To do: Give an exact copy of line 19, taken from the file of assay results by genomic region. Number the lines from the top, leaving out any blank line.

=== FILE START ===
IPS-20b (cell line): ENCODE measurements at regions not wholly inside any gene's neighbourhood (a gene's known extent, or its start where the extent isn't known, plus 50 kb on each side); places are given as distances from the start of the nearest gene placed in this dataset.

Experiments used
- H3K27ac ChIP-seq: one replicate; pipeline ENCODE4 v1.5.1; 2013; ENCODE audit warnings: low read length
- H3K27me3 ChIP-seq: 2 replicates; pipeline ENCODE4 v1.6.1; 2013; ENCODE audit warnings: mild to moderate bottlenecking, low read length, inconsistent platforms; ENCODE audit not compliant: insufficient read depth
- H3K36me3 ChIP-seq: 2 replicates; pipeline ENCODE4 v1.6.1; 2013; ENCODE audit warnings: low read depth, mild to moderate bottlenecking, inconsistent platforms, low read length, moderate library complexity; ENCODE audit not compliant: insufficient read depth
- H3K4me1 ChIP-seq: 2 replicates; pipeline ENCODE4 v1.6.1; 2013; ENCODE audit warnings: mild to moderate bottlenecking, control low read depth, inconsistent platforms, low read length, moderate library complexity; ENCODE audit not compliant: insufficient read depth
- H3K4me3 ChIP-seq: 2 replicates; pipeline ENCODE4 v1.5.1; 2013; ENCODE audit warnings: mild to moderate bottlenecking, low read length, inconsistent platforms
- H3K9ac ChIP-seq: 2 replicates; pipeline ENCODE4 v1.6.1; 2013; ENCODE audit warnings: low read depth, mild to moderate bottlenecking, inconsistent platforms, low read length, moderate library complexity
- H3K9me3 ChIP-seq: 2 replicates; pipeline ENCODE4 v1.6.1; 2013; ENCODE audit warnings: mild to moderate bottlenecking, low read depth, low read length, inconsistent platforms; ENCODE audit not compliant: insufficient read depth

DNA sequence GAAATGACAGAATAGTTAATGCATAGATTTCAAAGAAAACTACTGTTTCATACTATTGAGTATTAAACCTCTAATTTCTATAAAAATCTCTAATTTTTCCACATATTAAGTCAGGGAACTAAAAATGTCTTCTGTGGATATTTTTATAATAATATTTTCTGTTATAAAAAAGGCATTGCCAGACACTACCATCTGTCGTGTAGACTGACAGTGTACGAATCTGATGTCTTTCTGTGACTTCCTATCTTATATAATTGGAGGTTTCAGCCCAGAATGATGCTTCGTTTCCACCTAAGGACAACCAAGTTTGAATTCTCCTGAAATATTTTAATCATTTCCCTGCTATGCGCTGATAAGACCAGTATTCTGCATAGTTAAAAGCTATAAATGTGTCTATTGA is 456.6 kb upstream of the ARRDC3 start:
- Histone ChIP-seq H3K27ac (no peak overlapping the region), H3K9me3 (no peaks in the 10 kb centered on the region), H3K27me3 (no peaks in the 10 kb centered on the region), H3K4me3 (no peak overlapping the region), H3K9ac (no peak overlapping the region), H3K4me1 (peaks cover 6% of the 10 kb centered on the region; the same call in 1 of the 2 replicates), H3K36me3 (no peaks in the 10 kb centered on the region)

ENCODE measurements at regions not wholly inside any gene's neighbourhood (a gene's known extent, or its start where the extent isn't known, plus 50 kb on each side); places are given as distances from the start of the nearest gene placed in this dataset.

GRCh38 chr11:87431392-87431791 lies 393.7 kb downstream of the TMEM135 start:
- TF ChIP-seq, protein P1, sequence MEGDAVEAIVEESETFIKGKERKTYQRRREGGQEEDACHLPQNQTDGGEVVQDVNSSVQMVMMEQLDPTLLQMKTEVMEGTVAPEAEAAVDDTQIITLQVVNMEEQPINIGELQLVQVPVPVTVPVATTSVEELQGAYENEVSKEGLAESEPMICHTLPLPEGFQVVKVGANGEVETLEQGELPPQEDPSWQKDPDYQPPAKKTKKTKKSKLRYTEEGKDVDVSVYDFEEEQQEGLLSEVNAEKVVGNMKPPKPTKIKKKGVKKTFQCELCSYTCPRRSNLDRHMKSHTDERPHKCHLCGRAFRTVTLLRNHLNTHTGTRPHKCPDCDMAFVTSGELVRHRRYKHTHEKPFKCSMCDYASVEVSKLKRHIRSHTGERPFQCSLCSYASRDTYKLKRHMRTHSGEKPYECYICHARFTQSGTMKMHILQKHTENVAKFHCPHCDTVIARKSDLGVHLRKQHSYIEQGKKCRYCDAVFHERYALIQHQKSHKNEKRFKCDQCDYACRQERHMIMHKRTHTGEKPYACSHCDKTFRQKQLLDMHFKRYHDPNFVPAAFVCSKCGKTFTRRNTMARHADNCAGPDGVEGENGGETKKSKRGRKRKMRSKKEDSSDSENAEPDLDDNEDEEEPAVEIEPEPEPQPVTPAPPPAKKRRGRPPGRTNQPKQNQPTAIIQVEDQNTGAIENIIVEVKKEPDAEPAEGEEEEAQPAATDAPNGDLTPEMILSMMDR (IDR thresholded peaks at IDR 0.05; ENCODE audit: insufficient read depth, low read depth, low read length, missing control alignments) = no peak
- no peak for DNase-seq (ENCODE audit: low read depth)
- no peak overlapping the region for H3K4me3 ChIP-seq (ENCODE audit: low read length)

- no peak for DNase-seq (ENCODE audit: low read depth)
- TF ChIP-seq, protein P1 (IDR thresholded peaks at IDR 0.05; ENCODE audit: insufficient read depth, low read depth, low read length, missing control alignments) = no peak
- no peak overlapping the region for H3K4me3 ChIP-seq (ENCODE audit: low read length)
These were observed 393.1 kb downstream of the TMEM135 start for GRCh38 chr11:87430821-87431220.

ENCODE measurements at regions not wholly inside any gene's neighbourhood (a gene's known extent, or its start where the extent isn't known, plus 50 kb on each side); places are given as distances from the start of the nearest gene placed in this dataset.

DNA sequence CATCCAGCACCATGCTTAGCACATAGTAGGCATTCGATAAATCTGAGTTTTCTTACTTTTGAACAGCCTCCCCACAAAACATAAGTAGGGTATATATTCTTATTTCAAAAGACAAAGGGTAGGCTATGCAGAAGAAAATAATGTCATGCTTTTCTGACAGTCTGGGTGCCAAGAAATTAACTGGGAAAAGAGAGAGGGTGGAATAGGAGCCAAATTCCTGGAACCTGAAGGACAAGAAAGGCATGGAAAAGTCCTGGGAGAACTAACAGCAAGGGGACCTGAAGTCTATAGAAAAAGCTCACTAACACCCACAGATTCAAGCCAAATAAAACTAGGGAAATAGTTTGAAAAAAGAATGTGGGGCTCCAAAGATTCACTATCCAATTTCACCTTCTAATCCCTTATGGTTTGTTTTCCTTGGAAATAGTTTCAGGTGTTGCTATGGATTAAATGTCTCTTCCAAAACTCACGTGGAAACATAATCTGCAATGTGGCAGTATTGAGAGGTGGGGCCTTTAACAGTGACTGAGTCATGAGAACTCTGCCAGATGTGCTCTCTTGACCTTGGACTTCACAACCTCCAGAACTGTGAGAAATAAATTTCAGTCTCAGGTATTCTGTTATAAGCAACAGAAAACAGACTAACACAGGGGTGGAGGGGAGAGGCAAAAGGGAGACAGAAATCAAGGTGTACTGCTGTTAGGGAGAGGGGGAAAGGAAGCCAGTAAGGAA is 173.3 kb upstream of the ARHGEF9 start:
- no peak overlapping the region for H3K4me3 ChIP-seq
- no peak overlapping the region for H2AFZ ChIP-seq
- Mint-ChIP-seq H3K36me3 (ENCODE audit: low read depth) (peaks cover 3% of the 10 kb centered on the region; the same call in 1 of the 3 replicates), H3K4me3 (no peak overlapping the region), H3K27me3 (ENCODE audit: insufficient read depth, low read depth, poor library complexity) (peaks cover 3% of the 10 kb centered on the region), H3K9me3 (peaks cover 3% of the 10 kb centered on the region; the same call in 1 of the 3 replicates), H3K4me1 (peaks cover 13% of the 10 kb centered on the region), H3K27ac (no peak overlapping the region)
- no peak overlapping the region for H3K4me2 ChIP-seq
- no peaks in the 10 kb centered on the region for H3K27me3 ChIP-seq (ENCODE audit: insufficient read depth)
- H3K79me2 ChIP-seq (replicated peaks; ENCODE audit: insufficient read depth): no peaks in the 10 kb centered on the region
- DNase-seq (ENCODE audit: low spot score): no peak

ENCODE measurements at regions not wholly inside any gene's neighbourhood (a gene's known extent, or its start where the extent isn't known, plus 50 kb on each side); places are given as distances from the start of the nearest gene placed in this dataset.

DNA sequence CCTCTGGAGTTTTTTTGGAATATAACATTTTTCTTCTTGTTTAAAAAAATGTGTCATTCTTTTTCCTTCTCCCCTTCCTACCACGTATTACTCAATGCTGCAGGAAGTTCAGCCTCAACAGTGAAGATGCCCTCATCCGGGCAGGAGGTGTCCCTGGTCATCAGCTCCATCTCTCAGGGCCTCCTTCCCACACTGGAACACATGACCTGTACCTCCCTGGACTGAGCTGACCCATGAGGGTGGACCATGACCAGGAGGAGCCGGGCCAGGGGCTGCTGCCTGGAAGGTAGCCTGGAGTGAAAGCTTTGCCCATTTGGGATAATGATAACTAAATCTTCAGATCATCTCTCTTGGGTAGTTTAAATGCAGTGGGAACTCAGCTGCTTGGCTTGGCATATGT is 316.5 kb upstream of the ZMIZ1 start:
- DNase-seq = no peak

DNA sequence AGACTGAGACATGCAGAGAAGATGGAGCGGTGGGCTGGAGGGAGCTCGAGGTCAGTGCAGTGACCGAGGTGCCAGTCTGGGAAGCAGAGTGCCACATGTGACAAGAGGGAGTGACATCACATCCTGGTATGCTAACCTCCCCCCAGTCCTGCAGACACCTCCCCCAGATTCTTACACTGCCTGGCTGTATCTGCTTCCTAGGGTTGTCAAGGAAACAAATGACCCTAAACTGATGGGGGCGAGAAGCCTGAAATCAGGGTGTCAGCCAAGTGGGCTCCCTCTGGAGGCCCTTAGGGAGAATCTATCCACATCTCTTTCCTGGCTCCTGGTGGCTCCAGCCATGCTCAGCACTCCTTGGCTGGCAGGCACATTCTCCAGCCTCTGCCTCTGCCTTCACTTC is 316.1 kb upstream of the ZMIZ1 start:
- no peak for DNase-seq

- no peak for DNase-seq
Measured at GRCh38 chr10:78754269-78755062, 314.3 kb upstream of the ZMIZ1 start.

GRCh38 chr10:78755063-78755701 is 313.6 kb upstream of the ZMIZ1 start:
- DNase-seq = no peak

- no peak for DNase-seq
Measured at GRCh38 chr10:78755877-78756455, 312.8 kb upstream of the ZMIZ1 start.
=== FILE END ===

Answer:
- no peak overlapping the region for H3K4me3 ChIP-seq (ENCODE audit: low read length)